At the time, the Great Recession was changing the landscape. Suddenly, the days of Paris Hilton and Sex and the City and conspicuous consumption looked dated, even obscene. “All this ‘How much you make,’ and the thing about the Joneses, and SUVs or Mercedes or whatever it is—those things no longer matter as much, especially to millennials,” says Blumenthal.
“Like, in the eighties,” he continues, “there was nothing cooler than a red Porsche. Now there’s nothing douchier than a guy with a polo shirt with a popped collar, driving a red Porsche. Because it’s flashy, it’s obnoxious.”
The Warby Parker brand would stand opposed to this kind of obnoxiousness. The design would resemble those of high-end manufacturers—no lion heads here—but the prices would be low, though not so low as to appear poor-quality, or conjure visions of sweatshops. Yes, to make a product under $100, they would have to manufacture in China. But they would soften this hard reality by having their factories vetted by Verité, an organization that, Blumenthal would later tell employees, “helps companies achieve the potential they have to make a positive change in the labor world.”
The overall concept was enlightened self-interest, with a product geared to appeal to the vanities of people like themselves: stylish yet practical, moneyed yet conscientious. The kind of people who think of themselves as more than a collection of data points connoting exceptional privilege (private schools, Ivy League colleges, Wharton, Bain & Company). Who carry feed bags to restaurants with $24 entrées.
“When we looked out at the world of brands, they tended to think of aspiration as wealth,” says Blumenthal. “But when we talked to our friends and looked at macro trends, particularly of the millennials, the No. 1 goal of everybody is not to live a life of just buying a bunch of very expensive objects. I think today people would rather go see the mountain gorillas in Rwanda and have an amazing experience and tell their friends about it. That has more about social capital than, you know, taking a private plane to St.-Tropez.”
They figured that traditional advertising wouldn’t work with this market. “We tried to come up with creative ideas that were different and interesting enough that someone wants to share with their social network, or they’re going to a dinner party and they want to bring up this conversation, because it’s just different and unexpected,” says Gilboa. “Basically we were trying to find as many opportunities to tell our story.” Which Blumenthal launches into a few minutes later: “How we started this business to radically transform the optical industry, bring down prices, and transfer billions of dollars from these multinational companies to normal people. And, thinking more broadly, how we wanted to demonstrate that business can be profitable and can do good in the world, and it doesn’t have to charge a premium for it.”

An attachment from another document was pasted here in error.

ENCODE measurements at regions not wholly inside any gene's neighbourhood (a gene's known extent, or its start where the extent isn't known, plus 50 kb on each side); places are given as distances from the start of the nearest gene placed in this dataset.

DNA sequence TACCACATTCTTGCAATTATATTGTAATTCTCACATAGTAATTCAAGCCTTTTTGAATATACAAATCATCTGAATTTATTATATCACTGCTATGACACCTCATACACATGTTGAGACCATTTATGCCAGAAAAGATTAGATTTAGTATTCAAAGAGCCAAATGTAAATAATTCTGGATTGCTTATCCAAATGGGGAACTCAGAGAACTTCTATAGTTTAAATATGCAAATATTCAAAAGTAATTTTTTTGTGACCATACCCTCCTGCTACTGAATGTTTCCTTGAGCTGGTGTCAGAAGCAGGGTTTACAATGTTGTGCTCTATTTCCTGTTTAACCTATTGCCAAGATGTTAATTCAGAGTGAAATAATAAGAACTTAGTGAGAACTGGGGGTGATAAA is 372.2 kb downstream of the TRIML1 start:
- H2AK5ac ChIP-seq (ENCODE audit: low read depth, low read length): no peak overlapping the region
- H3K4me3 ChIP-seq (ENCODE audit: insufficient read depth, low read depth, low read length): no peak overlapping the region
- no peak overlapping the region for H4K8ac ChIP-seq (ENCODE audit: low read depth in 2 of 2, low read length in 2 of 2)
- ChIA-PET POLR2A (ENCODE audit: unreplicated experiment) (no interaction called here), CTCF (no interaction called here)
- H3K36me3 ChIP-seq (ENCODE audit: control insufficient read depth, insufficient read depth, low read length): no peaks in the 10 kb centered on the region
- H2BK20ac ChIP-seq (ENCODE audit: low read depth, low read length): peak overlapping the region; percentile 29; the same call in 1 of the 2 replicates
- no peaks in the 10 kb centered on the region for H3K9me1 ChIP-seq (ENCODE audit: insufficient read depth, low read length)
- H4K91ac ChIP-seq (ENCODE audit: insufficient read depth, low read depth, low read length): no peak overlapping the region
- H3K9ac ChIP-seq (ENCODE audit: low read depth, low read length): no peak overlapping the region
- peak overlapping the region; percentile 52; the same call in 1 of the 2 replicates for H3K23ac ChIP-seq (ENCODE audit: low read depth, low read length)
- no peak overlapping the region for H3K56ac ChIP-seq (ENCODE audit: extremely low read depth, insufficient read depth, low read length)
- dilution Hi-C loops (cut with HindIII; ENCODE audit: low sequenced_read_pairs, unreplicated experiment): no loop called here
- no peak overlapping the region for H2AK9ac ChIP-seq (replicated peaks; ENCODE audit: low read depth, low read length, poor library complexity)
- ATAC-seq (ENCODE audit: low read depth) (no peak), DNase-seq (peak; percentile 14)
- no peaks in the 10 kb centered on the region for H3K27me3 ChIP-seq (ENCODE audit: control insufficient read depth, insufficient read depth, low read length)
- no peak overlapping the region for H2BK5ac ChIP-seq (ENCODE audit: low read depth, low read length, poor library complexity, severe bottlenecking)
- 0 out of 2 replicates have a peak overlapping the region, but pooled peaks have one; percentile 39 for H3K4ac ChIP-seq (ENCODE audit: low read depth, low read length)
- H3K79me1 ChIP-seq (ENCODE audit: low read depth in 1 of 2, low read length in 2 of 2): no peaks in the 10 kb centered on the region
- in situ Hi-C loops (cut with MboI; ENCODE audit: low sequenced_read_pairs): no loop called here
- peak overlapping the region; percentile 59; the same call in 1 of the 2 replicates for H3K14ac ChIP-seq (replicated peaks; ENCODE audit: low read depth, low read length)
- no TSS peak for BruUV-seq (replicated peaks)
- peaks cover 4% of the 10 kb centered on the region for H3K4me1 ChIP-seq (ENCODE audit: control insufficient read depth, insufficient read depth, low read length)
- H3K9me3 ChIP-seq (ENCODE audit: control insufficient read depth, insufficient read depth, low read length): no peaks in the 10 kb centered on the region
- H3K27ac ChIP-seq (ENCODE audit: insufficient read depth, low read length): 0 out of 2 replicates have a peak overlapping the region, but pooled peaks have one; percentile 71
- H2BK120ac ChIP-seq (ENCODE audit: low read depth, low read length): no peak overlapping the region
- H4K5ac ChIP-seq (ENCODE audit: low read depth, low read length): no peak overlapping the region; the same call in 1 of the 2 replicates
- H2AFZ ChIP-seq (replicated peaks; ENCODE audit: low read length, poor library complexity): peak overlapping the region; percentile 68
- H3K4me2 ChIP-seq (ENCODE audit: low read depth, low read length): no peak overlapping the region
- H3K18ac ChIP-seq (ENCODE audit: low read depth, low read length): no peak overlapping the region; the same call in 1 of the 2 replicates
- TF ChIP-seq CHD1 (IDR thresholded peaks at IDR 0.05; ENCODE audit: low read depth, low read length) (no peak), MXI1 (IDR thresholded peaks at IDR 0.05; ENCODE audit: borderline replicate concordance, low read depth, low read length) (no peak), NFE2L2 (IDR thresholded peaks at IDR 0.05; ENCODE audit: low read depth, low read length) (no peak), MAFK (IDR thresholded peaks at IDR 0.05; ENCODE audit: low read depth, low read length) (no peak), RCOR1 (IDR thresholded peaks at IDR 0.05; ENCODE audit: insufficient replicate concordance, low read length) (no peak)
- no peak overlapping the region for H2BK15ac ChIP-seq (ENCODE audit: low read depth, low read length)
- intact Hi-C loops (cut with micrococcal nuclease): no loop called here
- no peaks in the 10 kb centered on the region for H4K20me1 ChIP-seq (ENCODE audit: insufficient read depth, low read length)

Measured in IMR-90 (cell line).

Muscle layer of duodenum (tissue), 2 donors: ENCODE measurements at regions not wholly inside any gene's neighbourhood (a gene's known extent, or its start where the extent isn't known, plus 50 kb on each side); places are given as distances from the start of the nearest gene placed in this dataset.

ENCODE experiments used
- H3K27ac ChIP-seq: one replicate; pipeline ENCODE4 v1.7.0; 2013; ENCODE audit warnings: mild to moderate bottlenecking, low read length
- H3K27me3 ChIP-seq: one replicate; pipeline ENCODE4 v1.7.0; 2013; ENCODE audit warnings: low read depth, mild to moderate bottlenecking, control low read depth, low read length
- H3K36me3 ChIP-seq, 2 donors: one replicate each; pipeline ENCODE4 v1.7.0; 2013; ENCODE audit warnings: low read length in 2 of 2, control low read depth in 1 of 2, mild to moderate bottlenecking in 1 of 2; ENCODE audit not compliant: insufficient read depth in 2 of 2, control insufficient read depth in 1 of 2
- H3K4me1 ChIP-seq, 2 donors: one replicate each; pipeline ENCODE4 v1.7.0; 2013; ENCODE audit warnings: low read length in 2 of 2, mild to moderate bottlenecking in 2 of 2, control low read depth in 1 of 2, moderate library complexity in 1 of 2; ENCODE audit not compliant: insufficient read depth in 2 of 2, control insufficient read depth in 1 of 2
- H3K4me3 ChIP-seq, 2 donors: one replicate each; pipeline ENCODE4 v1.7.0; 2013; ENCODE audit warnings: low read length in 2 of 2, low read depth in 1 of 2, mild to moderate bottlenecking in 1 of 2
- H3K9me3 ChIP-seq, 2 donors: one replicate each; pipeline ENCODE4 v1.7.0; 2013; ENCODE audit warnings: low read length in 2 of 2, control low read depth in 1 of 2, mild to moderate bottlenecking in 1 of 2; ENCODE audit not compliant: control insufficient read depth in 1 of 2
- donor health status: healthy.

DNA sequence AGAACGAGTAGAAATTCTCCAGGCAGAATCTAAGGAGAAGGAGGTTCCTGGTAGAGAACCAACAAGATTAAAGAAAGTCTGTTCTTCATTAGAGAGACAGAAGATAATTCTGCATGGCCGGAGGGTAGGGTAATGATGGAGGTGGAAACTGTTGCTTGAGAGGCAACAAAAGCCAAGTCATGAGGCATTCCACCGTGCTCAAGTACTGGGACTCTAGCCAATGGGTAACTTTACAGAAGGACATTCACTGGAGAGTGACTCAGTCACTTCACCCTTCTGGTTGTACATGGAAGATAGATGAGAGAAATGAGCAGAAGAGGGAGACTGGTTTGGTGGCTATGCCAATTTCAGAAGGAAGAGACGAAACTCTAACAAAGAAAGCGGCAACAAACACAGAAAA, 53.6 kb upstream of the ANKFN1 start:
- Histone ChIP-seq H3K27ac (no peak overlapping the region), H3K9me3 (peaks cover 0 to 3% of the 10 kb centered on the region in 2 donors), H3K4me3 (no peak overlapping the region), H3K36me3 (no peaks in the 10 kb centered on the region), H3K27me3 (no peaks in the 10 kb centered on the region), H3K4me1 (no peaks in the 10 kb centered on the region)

In fact, Warby Parker wasn’t the first to bite at the ankles of the giant Luxottica by offering a lower-priced product online. “I wouldn’t say that they disrupted the category or they discovered it,” says Roger Hardy, the founder of Coastal, a Canadian company that stuck its flag in that particular sand back in 2000. “There are lots of disrupters,” he says, among them companies like Geek Eyewear, Brooklyn’s Classic Specs, and a company called Salt Optics, which sued Warby Parker for trade-dress infringement. “They are a participant.”
But in the current atmosphere, Warby’s Samson-and-Goliath story and pared-down aesthetic have stood out. “It’s cool, but it’s not too cool,” says Ben Lerer, 31, the Thrillist co-founder and scion of Lerer Investments, who became an early investor in the brand. “It’s premium, it’s sexy, but it’s not too sexy. It’s aspirational but not douchey or showy or snotty.” GQ and Vogue wrote glowingly of their launch, and a few days after the website went live, the company found itself so inundated with orders it ran out of inventory. It ended up hitting first-year sales targets in three weeks, the founding employees shipping boxes madly from Blumenthal’s apartment in Philadelphia.
Not long after, Raider and Hunt splintered off, Hunt to join a VC firm and Raider to found Harry’s—the Warby Parker of shaving, in that its online razor business intends to disrupt another industry that’s virtually monopolized. (They remain on Warby Parker’s board.) Gilboa and Blumenthal moved to New York, first to a small office near Union Square, then to the Puck Building, the site of Neil Blumenthal’s bar mitzvah and the offices of 28-year-old Josh Kushner, whose VC firm also became an investor.
At 9 a.m., 23-year-old Mikayla Markrich presses a manicured finger to her blinking desktop phone. It’s a guy in Portland, saying he never received his package of home-trial glasses. Markrich looks up the UPS tracking number, which says the package—the five pairs of $95 glasses—was left on the porch, a frequent occurrence with UPS. “They don’t care at all,” she says, frowning.